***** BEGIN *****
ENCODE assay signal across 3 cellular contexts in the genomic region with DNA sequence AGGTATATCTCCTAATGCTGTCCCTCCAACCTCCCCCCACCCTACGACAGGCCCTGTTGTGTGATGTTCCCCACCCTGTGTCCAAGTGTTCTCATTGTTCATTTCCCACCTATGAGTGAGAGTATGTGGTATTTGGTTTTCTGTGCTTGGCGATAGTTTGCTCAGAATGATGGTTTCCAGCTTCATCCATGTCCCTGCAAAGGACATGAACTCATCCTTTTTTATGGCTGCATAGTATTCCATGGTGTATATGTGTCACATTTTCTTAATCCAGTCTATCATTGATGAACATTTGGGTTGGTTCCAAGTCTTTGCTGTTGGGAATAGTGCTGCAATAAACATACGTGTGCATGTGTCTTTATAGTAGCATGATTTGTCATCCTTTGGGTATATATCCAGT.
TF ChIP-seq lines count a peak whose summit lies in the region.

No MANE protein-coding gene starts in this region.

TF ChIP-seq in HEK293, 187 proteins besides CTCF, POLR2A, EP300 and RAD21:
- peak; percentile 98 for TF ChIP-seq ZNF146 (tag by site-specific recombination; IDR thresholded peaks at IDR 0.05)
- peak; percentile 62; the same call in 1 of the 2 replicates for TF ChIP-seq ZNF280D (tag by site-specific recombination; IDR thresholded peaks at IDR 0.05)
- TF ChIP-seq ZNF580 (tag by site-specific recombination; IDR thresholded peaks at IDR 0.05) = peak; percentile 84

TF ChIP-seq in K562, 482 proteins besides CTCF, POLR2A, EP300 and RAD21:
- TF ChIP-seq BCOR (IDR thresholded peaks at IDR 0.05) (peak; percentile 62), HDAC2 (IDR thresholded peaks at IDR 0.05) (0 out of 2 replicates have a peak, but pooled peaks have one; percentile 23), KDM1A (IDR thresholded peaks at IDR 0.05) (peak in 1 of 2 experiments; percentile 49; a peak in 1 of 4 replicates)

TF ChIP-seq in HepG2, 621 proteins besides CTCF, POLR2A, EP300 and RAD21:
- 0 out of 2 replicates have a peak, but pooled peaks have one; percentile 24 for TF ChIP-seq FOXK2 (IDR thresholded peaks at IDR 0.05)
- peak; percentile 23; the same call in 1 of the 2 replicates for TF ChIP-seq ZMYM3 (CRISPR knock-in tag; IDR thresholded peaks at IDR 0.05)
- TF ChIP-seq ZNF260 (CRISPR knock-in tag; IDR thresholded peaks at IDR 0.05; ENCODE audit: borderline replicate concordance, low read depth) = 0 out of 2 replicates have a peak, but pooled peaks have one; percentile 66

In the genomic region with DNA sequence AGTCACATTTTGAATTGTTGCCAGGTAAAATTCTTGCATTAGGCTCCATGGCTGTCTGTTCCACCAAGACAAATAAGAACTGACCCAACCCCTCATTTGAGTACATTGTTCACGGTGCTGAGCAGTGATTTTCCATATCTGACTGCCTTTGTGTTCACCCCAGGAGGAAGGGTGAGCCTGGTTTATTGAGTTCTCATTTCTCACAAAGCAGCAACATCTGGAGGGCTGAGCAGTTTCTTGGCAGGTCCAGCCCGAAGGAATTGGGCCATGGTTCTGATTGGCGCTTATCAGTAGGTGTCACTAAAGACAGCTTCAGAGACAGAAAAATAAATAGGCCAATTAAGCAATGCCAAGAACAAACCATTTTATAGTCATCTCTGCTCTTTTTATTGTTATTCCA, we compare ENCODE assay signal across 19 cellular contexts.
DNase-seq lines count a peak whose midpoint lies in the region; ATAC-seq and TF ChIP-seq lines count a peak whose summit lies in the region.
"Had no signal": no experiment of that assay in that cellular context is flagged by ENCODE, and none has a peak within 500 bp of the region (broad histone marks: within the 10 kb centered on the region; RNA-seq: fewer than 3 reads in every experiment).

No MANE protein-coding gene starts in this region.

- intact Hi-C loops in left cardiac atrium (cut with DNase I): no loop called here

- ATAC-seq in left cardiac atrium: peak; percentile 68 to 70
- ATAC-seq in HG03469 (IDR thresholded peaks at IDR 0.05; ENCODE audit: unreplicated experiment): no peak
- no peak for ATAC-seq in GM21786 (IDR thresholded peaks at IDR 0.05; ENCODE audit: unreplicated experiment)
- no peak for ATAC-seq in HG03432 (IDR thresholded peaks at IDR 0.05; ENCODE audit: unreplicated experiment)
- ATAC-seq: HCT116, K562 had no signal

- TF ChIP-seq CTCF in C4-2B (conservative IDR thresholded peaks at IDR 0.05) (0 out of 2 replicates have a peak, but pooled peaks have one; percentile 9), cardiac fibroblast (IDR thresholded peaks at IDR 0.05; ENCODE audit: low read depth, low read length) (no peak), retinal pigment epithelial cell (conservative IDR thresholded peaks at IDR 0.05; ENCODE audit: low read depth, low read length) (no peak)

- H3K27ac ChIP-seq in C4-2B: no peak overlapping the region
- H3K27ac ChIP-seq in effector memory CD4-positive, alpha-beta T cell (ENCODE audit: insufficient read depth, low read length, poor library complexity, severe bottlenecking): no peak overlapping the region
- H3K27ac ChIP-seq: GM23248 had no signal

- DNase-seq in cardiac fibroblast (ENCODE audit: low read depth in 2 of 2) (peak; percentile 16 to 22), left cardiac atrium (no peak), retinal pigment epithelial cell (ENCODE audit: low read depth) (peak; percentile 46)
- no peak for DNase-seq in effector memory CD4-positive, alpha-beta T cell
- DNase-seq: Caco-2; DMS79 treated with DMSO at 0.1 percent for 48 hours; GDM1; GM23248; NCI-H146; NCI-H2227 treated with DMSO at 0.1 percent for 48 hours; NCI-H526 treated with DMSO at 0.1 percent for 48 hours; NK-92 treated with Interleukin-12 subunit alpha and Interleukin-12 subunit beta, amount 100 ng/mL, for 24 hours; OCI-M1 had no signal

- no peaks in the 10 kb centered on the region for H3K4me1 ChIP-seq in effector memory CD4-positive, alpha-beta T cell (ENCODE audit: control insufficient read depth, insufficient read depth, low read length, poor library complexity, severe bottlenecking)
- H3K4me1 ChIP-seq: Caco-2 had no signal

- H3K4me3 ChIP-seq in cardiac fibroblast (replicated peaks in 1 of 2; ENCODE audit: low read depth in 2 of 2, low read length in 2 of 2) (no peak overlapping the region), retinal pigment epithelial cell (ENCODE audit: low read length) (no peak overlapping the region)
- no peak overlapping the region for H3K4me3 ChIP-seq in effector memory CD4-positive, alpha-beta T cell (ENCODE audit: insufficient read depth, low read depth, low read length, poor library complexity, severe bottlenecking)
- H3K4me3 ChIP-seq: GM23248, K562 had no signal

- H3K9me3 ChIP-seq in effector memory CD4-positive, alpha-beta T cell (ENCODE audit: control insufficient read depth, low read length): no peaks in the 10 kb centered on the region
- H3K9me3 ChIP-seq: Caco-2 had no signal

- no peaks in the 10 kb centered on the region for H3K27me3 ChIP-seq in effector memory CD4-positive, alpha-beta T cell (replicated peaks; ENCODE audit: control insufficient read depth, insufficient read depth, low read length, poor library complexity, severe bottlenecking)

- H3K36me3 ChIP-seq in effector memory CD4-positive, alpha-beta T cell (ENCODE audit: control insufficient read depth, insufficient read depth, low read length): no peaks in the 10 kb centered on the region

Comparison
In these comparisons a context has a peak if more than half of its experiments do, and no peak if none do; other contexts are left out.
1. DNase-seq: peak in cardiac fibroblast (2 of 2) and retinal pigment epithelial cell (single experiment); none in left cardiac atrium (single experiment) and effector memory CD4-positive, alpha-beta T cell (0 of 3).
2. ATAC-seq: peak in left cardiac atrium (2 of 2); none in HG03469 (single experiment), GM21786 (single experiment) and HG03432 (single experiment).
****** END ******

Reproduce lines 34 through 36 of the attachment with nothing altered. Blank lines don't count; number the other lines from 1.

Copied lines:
- no peak overlapping the region for H3K4me3 ChIP-seq in effector memory CD4-positive, alpha-beta T cell (ENCODE audit: insufficient read depth, low read depth, low read length, poor library complexity, severe bottlenecking)
- H3K4me3 ChIP-seq: GM23248, K562 had no signal

- H3K9me3 ChIP-seq in effector memory CD4-positive, alpha-beta T cell (ENCODE audit: control insufficient read depth, low read length): no peaks in the 10 kb centered on the region